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Wang and coauthors studied whether implantation of a minimally invasive glaucoma device concurrent with cataract surgery had a greater association with reduced use of ocular antihypertensive medications postoperatively compared with cataract surgery alone. In a cohort study of enrollees in a US managed care network, patients who underwent bilateral iStent implantation concurrent with cataract surgery had a greater mean reduction in eyedrops used (0.99 vs 0.49) and a higher proportion using no eyedrops postoperatively (73.5% vs 55.3%) compared with matched control individuals who underwent cataract surgery only, by 20 months to 24 months postoperatively. While these associations do not prove cause and effect, the findings suggest these implants are associated with reduced medication dependence in patients with glaucoma.
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Han and coauthors found that 48% of p.Gln368Ter carriers older than 65 years had glaucoma or ocular hypertension, with an odds ratio (OR) for primary open-angle glaucoma of 6.76 (95% CI, 4.05-11.29) compared with noncarriers. In registry-based studies, penetrance was very high, with the OR being markedly increased in individuals with advanced glaucoma (12.16 [95% CI, 6.34-24.97]) compared with individuals with nonadvanced glaucoma (OR, 3.97 [95% CI, 1.55-9.75]). Their results suggest the penetrance in population-based studies is higher than previously shown and support the consideration of early screening of p.Gln368Ter carriers.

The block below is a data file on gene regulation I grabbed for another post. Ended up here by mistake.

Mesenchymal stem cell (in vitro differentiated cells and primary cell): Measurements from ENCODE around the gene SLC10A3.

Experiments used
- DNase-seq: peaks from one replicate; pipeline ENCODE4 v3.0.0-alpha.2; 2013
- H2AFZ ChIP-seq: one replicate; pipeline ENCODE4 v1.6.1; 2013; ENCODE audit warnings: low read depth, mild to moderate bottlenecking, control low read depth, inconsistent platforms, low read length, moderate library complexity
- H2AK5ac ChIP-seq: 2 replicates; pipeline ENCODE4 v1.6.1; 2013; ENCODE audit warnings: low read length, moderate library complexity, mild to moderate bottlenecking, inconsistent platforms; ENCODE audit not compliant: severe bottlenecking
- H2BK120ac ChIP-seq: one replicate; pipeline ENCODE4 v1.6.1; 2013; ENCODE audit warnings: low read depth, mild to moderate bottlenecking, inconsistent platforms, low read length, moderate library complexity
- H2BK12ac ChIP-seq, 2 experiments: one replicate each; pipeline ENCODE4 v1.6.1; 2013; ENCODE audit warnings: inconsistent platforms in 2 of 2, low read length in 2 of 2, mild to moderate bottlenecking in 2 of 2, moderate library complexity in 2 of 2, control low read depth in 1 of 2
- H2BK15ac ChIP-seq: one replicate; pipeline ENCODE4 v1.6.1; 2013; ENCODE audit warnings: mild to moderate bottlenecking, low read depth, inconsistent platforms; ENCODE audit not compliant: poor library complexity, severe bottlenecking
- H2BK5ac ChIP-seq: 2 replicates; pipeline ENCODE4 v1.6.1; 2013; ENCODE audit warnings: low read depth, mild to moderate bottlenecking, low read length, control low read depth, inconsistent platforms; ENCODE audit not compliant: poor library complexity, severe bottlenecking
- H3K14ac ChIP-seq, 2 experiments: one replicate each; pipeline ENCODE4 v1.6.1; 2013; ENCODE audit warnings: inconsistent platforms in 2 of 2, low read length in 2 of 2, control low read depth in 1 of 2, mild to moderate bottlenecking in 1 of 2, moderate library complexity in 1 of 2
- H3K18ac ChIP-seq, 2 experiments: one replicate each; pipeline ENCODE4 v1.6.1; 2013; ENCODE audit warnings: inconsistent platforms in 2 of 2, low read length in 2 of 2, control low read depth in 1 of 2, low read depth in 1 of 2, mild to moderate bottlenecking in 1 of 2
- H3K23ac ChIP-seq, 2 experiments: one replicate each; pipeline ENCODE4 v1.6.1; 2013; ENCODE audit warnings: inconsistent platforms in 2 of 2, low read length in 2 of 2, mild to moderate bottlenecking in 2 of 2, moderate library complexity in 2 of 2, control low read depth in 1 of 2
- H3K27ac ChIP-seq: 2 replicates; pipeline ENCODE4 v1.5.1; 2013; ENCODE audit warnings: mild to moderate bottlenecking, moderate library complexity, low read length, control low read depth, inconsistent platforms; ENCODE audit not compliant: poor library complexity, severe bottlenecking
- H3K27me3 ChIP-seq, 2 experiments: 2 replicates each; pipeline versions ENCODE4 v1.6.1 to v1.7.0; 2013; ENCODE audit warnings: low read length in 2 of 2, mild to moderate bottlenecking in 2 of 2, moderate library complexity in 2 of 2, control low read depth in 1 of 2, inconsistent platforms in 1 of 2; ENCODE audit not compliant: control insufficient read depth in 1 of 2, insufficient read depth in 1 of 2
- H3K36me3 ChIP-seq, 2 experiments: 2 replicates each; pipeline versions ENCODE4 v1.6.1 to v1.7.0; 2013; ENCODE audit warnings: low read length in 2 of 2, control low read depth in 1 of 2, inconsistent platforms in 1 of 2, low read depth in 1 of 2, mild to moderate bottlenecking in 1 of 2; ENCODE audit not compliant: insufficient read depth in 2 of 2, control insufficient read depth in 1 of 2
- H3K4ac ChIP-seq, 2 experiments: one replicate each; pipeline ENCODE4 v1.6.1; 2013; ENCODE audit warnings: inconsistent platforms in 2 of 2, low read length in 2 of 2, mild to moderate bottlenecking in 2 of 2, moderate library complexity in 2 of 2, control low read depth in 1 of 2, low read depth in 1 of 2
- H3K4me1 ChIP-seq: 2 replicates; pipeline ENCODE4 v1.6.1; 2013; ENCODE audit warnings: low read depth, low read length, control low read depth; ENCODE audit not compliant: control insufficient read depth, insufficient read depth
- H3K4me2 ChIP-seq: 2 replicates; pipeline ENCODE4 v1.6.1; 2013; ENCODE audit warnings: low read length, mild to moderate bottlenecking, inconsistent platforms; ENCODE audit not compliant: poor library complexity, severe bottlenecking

While evidence suggests that the quality of some aspects of care provided by physicians may decrease during their late career stage, there are limited data regarding the association of advancing surgeon career phase with cataract surgical outcomes. Campbell and coauthors investigated this in a population-based study of 499 650 cataract operations and could not find an association of late surgeon career stage with an increased overall risk of cataract surgical adverse events. The results suggest that cataract surgery can be performed by surgeons at later career stages without increasing the risk of surgical adverse events.
Because posterior uveal melanoma in younger patients is relatively rare, Fry and coauthors investigate the clinical differences observed in cases of posterior uveal melanoma in patients younger than 21 years compared with older patients. In a case series, the authors showed that the clinical features of the intraocular tumors are not considerably different than those of other age groups, and it confirmed the rarity of uveal melanoma among patients younger than 21 years. However, these findings indicate that patients younger than 21 years have a relatively high frequency of metastasis and melanoma-associated death. The findings suggest posterior uveal melanoma in patients younger than 21 years appears to have similar if not worse prognosis than the same disease in the patient population overall.
Highlights. JAMA Ophthalmol. 2019;137(1):1. doi:10.1001/jamaophthalmol.2018.4457
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